At 06:37 PM 1/23/2009 +0100, Alessandro Vesely wrote:
Paul Smith wrote:
To get around [meaningless address literals], you use SMTP
submission with SASL (OK, that requires EHLO anyway, but the EHLO
name is irrelevant in that case).
IMV, if it is expected by the base standard that the EHLO data is
to be used for anything other than logging/tracing, then these
considerations and more need to be looked at carefully.
That's apparently the split that Message Submission envisions. Either the
client validates a name using a password, or it uses a globally registered,
hence meaningful, name.
How "meaningful" can a name be? It shouldn't be overwhelmingly difficult for
an MTA to put after EHLO a FQDN that can be resolved to its IP address.
Probably the standard cannot be so rigid, but including careful considerations
of what circumstances may or may not allow what names, seems a good idea.
David went so far as to ask for a reputation-ID after EHLO. I'm not sure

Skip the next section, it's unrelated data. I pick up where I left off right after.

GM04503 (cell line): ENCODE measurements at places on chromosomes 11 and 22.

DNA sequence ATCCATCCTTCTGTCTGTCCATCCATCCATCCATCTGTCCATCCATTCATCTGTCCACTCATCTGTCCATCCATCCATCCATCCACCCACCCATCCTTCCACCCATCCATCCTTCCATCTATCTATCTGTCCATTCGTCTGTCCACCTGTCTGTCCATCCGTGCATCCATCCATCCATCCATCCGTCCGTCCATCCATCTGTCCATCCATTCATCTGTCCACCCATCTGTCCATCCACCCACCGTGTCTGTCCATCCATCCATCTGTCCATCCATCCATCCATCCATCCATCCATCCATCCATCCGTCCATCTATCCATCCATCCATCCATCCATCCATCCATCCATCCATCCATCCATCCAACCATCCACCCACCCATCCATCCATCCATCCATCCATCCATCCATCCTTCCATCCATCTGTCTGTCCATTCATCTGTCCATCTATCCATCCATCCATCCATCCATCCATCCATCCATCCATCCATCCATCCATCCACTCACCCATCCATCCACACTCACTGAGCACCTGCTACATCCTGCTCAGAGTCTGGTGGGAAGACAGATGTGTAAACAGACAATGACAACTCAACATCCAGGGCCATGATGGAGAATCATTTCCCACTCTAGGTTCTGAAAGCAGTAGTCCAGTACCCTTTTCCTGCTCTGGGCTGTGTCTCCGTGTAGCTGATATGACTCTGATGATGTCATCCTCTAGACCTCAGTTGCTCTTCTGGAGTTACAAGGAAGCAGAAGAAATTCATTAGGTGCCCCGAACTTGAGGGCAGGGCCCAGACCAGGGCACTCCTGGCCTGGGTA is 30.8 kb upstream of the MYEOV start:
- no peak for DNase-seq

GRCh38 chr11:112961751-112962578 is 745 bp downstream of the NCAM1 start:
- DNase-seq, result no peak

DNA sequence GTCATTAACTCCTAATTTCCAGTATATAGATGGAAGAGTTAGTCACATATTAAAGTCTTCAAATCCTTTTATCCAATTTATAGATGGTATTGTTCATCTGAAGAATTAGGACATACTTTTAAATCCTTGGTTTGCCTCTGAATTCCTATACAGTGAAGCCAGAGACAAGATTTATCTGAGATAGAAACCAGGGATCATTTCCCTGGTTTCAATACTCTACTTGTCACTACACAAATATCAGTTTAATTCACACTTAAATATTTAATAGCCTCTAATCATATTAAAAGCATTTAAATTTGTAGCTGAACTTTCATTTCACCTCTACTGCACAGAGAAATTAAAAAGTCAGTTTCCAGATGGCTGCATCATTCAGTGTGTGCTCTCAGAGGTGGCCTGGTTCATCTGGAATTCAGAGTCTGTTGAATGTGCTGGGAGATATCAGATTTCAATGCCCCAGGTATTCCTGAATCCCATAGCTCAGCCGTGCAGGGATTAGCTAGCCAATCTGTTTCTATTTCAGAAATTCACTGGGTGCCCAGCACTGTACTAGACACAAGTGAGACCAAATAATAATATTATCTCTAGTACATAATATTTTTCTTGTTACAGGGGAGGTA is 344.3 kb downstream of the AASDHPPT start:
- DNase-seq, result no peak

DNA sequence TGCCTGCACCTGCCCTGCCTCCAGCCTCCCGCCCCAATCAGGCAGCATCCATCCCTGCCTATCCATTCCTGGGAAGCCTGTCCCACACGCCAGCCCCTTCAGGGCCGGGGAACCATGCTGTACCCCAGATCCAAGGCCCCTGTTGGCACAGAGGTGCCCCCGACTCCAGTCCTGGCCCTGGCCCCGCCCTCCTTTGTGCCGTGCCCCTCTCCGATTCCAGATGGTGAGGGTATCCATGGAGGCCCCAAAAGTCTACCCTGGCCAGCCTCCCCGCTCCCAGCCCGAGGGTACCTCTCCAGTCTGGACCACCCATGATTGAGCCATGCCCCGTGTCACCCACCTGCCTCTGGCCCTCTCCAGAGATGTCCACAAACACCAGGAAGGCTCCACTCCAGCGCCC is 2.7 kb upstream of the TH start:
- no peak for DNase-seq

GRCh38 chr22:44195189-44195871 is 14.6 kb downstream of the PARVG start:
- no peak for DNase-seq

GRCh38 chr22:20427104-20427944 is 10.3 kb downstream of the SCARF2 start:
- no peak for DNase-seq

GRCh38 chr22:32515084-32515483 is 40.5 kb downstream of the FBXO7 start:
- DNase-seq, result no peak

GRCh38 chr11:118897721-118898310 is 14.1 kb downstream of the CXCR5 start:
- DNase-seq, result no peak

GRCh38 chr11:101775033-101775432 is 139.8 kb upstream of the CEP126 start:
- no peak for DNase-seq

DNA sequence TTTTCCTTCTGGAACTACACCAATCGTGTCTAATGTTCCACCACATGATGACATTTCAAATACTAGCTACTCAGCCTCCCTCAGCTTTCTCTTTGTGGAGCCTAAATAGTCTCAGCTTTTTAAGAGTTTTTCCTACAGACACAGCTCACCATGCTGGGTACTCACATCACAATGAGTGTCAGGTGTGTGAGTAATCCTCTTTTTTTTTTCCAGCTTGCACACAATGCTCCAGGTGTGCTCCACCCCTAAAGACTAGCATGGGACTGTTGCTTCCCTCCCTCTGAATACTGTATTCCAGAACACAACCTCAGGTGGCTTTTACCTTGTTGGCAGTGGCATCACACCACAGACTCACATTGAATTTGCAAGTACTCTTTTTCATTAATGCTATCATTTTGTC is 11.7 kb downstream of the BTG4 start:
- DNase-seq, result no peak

whether that would ease or complicate setting up an MTA.
Just to be clear, I'm not suggesting anything that would complicate setting up
an MTA, require new mechanisms, etc. (unless you mean complicate things for
crooks who might have a hard time acquiring a reputable ID, or for naive users
who want to send email directly from their cameras, without any reputable
intermediary service.) I have yet to see any sensible use-case that would be
complicated by a requirement that the HELO/EHLO name end in a registered,
verifiable domain name. If I want to receive email directly from my coffee
maker, I'll add it to my whitelist.
I am aware that many otherwise legitimate transmitters currently use invalid
HELO/EHLO names, and I don't reject their mail. I do, however, send their
messages immediately to the spam filter. If you want reliable delivery, you
need a valid identity, one which we can verify in DNS, and to which we can
assign reputation at any level we please.